May I make a fervent plea to the Election Commission for some immediate electoral reform? This prayer is placed before the Commission rather than the Parliament because it is within their remit to make this change.
Could the Commission kindly ensure that results are never declared on a Sunday? This makes life terribly difficult for the crowded and varied group of columnists and pundits who enjoy making an appearance, clothed in wisdom, in the Sunday papers. You see, we are used to being wise after the event. Please do not force us to be wise before the results, on Saturday, when we need to do the writing. This intrudes heavily on our already stretched resources of knowledge, interpretation and analysis. The strain is difficult to bear. We are human. We hate the thought of egg on our face.
When exit polls for the Bihar election swing as widely as they have this week, our insecurity becomes that much more intense. Both sides can read the predictions that suit them; the unaffiliated grope in confusion, with a shrug as their only consolation until the big bell rings and the referee begins the countdown. Being a member of a political party, and hence partisan, it is but obvious that I find Chanakya's prediction of 155 seats for NDA the most palatable. I take comfort in his past success, noting that even if sometimes he did not get the figure right, he always correctly spotted the trend that the vote was taking. This estimate, in my view, reflects the enthusiasm shown by the massive crowds which came to Prime Minister Narendra Modi's rallies, and the electric response of the young.
But here is a suggestion for all companies in the prediction business. I hope they check their estimates with the most realistic entry and exit polls in the fray: bookies. Their methodology is not vastly different, actually. Moreover, bookies investigate every single constituency before notching up their numbers. Opinion poll companies can afford to make mistakes, because they pick up their cheque in advance. Bookies can't. Each mistake costs them serious money.
Some election results were declared on Saturday. They were not on a Bihar scale. They did not consume the lung space or national attention given to Bihar. But they offered significant signals for the future. The results of local elections in Kerala told a very interesting story. The Left Front was ahead of the Congress-led UDF, which means that the weather has changed and the Left could be back in power in Kerala after next year's Assembly elections.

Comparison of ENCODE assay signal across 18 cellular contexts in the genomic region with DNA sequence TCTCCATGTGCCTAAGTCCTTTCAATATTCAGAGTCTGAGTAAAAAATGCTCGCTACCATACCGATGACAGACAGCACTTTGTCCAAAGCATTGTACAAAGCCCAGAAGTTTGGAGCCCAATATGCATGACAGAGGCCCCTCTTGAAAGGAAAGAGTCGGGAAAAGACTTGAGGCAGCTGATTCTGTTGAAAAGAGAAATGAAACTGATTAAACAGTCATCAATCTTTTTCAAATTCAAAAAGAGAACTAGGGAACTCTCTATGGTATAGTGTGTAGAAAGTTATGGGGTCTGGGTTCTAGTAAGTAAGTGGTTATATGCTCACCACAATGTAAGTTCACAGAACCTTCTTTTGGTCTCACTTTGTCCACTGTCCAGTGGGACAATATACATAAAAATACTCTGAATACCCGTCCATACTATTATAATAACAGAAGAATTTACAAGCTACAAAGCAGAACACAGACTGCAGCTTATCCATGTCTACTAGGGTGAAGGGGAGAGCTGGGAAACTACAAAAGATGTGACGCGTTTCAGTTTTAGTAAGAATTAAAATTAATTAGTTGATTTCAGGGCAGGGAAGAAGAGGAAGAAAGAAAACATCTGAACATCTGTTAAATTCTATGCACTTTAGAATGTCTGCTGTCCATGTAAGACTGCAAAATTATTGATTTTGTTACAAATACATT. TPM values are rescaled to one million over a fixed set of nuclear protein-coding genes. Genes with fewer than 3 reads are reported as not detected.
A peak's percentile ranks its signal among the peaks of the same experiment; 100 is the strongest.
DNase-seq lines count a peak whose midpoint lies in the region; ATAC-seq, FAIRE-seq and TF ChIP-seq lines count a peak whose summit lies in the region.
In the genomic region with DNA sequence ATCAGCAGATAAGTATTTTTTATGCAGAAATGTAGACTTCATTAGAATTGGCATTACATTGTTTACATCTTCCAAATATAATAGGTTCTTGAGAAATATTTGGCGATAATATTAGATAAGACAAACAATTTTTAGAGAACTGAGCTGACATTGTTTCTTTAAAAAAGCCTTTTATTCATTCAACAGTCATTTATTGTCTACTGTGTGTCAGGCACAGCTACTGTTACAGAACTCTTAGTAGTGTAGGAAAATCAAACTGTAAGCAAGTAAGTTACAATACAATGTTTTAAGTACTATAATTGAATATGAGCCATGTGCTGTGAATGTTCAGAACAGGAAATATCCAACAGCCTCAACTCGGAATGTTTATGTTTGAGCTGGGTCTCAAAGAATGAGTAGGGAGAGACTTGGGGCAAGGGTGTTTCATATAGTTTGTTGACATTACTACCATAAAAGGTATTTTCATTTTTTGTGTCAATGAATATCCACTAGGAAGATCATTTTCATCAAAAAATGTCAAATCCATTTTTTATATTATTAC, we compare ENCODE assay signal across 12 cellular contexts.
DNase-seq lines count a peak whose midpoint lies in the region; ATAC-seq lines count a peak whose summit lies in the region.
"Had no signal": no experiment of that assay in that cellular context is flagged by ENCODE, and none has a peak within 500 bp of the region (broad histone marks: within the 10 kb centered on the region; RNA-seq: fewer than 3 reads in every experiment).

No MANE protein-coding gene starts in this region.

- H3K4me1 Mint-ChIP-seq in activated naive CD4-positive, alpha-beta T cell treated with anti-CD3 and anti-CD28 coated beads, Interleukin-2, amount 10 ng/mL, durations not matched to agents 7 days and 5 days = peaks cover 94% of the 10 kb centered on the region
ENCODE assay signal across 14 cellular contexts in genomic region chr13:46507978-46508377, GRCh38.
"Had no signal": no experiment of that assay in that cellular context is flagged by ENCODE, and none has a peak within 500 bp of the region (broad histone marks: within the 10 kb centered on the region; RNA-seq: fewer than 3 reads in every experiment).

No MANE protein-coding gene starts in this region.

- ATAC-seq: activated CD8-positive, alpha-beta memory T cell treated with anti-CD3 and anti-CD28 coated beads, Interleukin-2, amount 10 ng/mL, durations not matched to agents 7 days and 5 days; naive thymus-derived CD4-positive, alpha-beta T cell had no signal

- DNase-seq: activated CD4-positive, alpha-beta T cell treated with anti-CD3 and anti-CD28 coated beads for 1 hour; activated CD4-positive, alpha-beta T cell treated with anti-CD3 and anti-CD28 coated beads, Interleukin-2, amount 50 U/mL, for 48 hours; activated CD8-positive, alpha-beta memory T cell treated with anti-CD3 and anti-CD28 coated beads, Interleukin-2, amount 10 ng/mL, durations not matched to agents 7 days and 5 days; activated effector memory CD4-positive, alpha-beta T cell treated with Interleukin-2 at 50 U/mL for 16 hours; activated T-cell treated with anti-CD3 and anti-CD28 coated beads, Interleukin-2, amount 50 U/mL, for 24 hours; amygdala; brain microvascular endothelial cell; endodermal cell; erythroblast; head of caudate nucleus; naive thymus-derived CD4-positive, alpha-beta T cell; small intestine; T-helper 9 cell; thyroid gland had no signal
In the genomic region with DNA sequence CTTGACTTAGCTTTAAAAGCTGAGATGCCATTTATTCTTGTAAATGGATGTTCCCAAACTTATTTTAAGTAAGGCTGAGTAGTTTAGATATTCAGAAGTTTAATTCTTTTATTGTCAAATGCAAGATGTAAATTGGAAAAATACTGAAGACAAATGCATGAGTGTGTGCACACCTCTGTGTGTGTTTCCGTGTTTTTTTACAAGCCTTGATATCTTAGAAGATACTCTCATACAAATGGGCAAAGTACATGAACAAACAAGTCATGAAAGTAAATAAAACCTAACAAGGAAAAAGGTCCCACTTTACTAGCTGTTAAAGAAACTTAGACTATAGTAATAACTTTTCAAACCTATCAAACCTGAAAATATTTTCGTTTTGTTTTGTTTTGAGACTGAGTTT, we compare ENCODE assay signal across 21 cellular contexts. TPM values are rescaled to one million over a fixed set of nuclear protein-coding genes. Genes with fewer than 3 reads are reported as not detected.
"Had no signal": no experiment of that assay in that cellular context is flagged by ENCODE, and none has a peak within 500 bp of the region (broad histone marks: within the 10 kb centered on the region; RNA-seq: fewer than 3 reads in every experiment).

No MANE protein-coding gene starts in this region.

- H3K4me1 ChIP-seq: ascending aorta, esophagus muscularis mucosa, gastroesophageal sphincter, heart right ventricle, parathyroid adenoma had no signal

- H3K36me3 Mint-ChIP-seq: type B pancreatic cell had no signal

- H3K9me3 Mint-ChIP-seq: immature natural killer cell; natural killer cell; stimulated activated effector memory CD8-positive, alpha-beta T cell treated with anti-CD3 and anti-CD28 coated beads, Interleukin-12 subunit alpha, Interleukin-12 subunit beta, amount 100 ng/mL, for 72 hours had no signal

The message that is emerging from across the country, whether Ladakh or Assam or Kerala, is that irrespective of who wins the Congress has lost the confidence of the electorate. In Kerala, the UDF has been weighed down by the burden of carrying the Congress. But that is not the only message. According to trends available at the time of writing, Congress has lost the corporation elections in Thiruvananthapuram, a celebrity seat that Congress held in 2014. Remarkably, BJP has made impressive gains in a number of district towns and a few rural regions, becoming the largest single party in Palakkad, ahead of UDF and the Left.
Perhaps Congress leaders think that things cannot get any worse after the nadir of 2014. Maybe they should think again. The reason is clear. Congress political tactics this year have floated out of the range of common sense. The people will not support obduracy and hysteria. It is the job of opposition to oppose, but there is always a measure. The response must be reasonable, and proportionate. Under Rahul Gandhi, Congress has developed expertise in creating mountains out of molehills. Since these mountains are full of air, they get punctured. Voters can hardly be expected to endorse thoughtless obstruction of governance and development.
The Election Commission is certainly not thoughtless, nor does it seek to disrupt governance; it does a fine job with impressive integrity. But there is still room for a second plea — this time, a serious one. Do elections in one state have to stretch into months? It surely cannot be the case that our authorities do not possess the resources for conducting more than an average of 50 MLA seats on each polling day, which was the Bihar average. An obese election may provide some excellent theatre for all of us, but it effectively interrupts governance. One is not talking of a pause only in Bihar, but also diversion of national attention and time. A stand-alone Bihar election can be easily wrapped up in two days. Trust me, the longest thank you notes will come from politicians, with only slightly shorter ones by voters.
The writer is Editor of The Sunday Guardian, published from Delhi, India on Sunday, published from London and Editorial Director, India Today and Headlines Today.